Here’s an interesting formula (don’t get bored, it’s not what you think – it’s fun):

ARD=((rt+rw)+(cd+p+g)*ep)

Do you know what it is and what it means?

Try this: it's a description of a minivan with automatic doors. Okay, it does look a bit strange, but it is short and to the point. Here’s the long version:

Automatic Rear Doors = ((rear track + rear wheels)+(chain drive+pawl+gears)*electronics package)

Admittedly, the shorter version is more fun to write up, but the longer version is a lot more descriptive as it shows how the automatic rear doors on a minivan work.

Normally, the hefty sliding back doors have tracks above and below the door. They also have a set of wheels that run on those tracks. To operate them, all you have to do is pull the handle and yank to door toward the rear.

How automatic minivan doors work

Automatic rear doors are far more convenient, especially for small drivers, as they eliminate the need to pull the massive doors that are often barely manageable if you are short. Instead, the driver just presses a dash-mounted activator button (there is one on each side) that sends signals to the minivan control module (computer) that determines whether you are opening the right or left door. The door or doors then begin moving toward the rear without further involvement by the driver.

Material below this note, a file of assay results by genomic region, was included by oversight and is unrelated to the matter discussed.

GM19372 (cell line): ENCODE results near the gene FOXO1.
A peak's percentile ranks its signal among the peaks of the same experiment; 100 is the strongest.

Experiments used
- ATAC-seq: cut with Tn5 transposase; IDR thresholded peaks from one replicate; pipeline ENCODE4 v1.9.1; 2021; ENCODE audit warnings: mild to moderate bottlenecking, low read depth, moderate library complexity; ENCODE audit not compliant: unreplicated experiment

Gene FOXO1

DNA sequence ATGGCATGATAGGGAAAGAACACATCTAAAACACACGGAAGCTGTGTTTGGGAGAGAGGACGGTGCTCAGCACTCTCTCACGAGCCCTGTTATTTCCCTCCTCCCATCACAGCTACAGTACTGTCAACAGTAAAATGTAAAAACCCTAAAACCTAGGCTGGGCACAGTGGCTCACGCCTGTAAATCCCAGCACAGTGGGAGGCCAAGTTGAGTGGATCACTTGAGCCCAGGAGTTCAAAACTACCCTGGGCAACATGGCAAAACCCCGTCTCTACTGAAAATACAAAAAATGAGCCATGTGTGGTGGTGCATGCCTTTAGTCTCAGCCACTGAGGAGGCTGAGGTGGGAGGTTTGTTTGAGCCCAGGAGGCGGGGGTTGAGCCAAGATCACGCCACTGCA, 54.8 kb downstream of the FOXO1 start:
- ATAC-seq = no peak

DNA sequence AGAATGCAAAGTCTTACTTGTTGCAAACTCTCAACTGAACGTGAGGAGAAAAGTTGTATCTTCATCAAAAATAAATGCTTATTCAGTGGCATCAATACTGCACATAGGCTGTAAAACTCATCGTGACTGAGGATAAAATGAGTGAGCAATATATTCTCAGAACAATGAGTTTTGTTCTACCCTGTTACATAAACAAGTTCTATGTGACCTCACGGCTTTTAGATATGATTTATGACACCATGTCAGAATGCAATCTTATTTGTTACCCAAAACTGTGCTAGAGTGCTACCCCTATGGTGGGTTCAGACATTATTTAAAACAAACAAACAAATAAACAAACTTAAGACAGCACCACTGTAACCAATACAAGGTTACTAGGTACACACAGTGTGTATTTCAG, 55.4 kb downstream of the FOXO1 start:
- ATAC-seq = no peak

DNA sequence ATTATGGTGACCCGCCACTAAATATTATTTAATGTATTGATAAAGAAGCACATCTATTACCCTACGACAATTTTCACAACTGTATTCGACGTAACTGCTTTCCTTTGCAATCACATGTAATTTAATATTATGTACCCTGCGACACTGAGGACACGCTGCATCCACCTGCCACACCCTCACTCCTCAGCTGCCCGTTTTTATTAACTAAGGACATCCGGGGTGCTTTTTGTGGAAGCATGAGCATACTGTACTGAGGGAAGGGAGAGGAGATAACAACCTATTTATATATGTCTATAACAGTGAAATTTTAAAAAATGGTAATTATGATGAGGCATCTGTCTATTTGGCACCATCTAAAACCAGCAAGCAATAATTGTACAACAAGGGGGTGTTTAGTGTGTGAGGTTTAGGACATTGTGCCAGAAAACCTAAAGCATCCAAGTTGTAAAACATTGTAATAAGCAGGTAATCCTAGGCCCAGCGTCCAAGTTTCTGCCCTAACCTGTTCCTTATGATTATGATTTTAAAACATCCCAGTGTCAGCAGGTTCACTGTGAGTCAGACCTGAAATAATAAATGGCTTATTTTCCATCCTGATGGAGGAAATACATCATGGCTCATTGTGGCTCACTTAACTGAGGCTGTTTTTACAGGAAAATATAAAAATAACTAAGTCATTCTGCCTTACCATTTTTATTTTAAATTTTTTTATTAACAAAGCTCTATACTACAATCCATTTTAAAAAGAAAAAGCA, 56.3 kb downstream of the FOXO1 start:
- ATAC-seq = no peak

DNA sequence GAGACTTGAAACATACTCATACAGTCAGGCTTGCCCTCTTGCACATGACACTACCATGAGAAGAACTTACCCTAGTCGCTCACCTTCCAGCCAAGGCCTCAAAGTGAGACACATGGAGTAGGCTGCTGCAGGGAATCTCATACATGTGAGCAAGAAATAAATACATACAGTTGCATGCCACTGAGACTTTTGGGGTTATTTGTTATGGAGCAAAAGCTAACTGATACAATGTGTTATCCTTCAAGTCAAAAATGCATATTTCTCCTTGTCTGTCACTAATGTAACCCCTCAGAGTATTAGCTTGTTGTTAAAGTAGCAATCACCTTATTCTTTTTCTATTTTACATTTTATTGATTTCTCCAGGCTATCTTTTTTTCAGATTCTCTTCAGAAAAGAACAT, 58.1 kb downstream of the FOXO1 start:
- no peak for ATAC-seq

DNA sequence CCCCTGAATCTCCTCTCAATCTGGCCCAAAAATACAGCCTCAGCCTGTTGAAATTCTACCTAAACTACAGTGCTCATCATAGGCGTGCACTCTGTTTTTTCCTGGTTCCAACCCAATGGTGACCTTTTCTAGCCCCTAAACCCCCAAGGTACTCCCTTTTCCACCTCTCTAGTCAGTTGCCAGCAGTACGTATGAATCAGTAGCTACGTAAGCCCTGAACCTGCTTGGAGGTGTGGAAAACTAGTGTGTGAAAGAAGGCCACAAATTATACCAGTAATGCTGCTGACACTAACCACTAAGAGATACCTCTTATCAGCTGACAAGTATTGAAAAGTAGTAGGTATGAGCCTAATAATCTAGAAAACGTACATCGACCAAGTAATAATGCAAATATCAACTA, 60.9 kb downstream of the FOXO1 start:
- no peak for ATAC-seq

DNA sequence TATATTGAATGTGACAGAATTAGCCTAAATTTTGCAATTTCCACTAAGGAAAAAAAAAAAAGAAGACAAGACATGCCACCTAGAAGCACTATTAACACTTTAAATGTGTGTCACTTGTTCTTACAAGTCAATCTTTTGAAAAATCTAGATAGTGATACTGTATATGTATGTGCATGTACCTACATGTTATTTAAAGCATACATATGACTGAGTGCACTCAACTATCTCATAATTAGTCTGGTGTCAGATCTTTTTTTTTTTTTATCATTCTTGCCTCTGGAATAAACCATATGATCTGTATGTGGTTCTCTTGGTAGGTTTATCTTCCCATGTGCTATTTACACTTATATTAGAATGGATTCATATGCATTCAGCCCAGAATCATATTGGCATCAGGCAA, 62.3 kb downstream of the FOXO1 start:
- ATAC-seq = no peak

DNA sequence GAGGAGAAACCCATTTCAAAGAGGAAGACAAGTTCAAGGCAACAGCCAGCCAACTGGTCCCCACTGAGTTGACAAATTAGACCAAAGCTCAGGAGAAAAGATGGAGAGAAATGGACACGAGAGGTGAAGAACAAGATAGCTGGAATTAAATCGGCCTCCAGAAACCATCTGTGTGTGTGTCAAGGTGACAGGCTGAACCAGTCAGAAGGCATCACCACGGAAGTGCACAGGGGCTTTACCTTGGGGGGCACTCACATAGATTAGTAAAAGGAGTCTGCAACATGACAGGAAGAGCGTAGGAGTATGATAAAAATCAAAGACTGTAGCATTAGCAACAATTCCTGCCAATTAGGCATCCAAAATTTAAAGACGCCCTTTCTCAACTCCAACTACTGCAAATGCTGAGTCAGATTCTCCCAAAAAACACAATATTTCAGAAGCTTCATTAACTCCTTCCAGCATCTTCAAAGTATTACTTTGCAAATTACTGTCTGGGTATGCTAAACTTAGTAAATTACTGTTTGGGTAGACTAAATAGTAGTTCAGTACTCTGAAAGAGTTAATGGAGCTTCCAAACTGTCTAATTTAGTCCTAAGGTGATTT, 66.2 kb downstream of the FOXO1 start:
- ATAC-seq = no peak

Automatically, the doors, following the contours of the upper and lower tracks, move backward and somewhat outward from the body, until they seat at their full extent. For this to happen, the activation signal turns on a drive motor for the chain drive that is used to pull the doors open. A pawl on the drive chain grabs and locks on a gear (there is a row of gears unseen on the bottom of an automatic rear door). Once it is locked on, the drive chain and pawl pull the back doors open. The process works in reverse to close.

This article originally appeared on YourMechanic.com as How Automatic Sliding Doors Work on Minivans and was authored by Marc Stern.


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